Escape Is Not Freedom – The Truants (Review)

Escape Is Not FreedomEscape Is Not Freedom are from the US and play Alternative Metal. This is their début EP.

5 songs, 28 minutes.

I like this band. They’re playing a style that’s a bit harder to pigeon hole than most, and I haven’t really heard much too similar to this for a long time.

The band this reminds me the most of is Fudge Tunnel, only with slightly harsher vocals. If you know Fudge Tunnel at all, then it will give you a good idea of Escape Is Not Freedom’s sound. If not, then think slightly-muted and unusual Alternative Metal, done with a Noise Rock background and a raw, underground Grunge influence, before it became a big thing. Add in a few elements of Therapy? at their more Alt-Rock and a pinch of Helmet, and you have this EP.

The songs are a satisfying listen, taking me back to the 90s in many respects. If you’re looking for a few more modern references though, think a less-Sludge version of Kowloon Walled City mixed with a bit of Russian Circles.

The slightly-muted delivery is an interesting one as it is frequently presented by large riffs and energetic guitars, so how they manage to retain that subtlety and understated-edge that Fudge Tunnel did so well is beyond me. It’s partially down to the production, but also the feel of the songs themselves. It’s a very hard-to-achieve juxtaposition, but when done right, it works.

This won’t be to everyone’s tastes, (which is a silly thing to say in many ways, as you could literally say that about any band), but I have enjoyed it; not only due to the fact that it’s a little different, but also just due to the strength of the songs themselves.

If you’re looking for something a little outside of your normal comfort zone, try Escape Is Not Freedom on for size.

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Årabrot – You Bunch of Idiots (Review)

ÅrabrotÅrabrot are from Norway and this is their latest EP. They play Noise-Rock.

I have no idea what’s going on in the album cover, but it’s very striking nonetheless. Combined with the name of the EP, which I love, this is something I was itching to listen to. Having never encountered Årabrot before I was unsure what to expect.

It starts off with Cannibal Manifesto, which is a dramatic spoken word performance. I’m not a fan of this kind of stuff, so this is not a good start.

However, once you get past this pointless intro track and onto the first song proper, Time to Pull the Sticks, things are looking up.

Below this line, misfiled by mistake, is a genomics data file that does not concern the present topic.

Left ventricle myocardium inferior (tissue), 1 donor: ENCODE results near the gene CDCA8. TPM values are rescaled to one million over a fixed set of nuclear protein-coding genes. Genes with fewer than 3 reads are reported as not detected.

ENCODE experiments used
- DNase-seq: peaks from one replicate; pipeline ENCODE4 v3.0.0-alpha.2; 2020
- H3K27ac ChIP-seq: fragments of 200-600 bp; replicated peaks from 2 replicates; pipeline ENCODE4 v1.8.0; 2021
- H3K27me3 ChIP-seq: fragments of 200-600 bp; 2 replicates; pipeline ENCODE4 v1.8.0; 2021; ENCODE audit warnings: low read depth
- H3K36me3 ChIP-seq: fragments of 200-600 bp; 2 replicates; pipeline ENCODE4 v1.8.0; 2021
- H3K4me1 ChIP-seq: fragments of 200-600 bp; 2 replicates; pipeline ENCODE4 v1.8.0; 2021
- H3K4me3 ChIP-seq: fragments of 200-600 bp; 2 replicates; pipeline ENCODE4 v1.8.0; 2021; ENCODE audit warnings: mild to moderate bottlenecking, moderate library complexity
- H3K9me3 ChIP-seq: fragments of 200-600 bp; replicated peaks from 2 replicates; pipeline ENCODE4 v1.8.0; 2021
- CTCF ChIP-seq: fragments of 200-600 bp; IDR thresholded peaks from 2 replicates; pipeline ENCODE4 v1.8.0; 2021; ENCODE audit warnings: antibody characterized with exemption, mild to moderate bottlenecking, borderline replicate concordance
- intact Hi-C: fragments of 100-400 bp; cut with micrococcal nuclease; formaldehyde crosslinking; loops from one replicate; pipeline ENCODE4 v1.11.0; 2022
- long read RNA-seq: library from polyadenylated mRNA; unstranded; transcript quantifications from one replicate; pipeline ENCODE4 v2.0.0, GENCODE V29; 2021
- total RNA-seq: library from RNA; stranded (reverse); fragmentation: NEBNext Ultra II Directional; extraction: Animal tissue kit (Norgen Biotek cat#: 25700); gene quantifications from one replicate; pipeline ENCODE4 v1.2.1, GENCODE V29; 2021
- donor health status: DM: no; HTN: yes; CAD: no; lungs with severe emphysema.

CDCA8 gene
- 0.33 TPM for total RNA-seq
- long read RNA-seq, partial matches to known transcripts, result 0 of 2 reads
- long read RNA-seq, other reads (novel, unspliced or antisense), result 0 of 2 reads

Here we have some charismatic Rock with some nice Therapy?-esque riffs and vocals that carry high performance levels.

The music is Experimental Rock that still manages to be catchy and memorable. The songs have Punk undertones and a nervous energy to them.

I hear elements of bands like Therapy? and Smashing Pumpkins mixed up with their own brand of Rock ‘n’ Roll. There’s even some Progressive Rock influences, especially on the last song It’s Hot Drop It.

Once you get past the first track, this is a very enjoyable collection of songs and is even better than I was hoping for.

Check them out.

Seneron – Parasites and Poets (Review)

SeneronSeneron are from Northern Ireland and this is their début album. They play Rock.

Infusing their Rock with Grunge and Punk, Seneron have produced a richly melodic 28 minutes of enjoyable music.

Not wildly dissimilar from fellow Irish bands Therapy? and, (in particular), Kerbdog; Seneron inhabit the same stylistic space as these heavy-hitters. Add in bit of Helmet, Foo Fighters and…yes, Seneron would have fit in very well in the early 90s.

The songs are catchy, memorable and easy to digest. It’s very easy listening, and I mean that in a good way. You can just turn this on and zone out to the infectious melodies. Before you know it, you’re rocking around in your seat and singing along with rawkus abandon. Or something.

The songs are short and sweet, never outstaying their welcome. Parasites and Poets succeeds in being very easy to like and very easy to recommend.

The songs are well-crafted sugar-coated slices of Rock. The guitars are pleasingly loud though and it’s to Seneron’s credit that they’ve given their guitarist permission to add a bit of a bite to his attack. Compared to most of the stuff on this site you wouldn’t call it aggressive, but it’s not a passive, weak delivery like a lot of this type of music thinks it can get away with.

A thoroughly enjoyable album. Check out Seneron.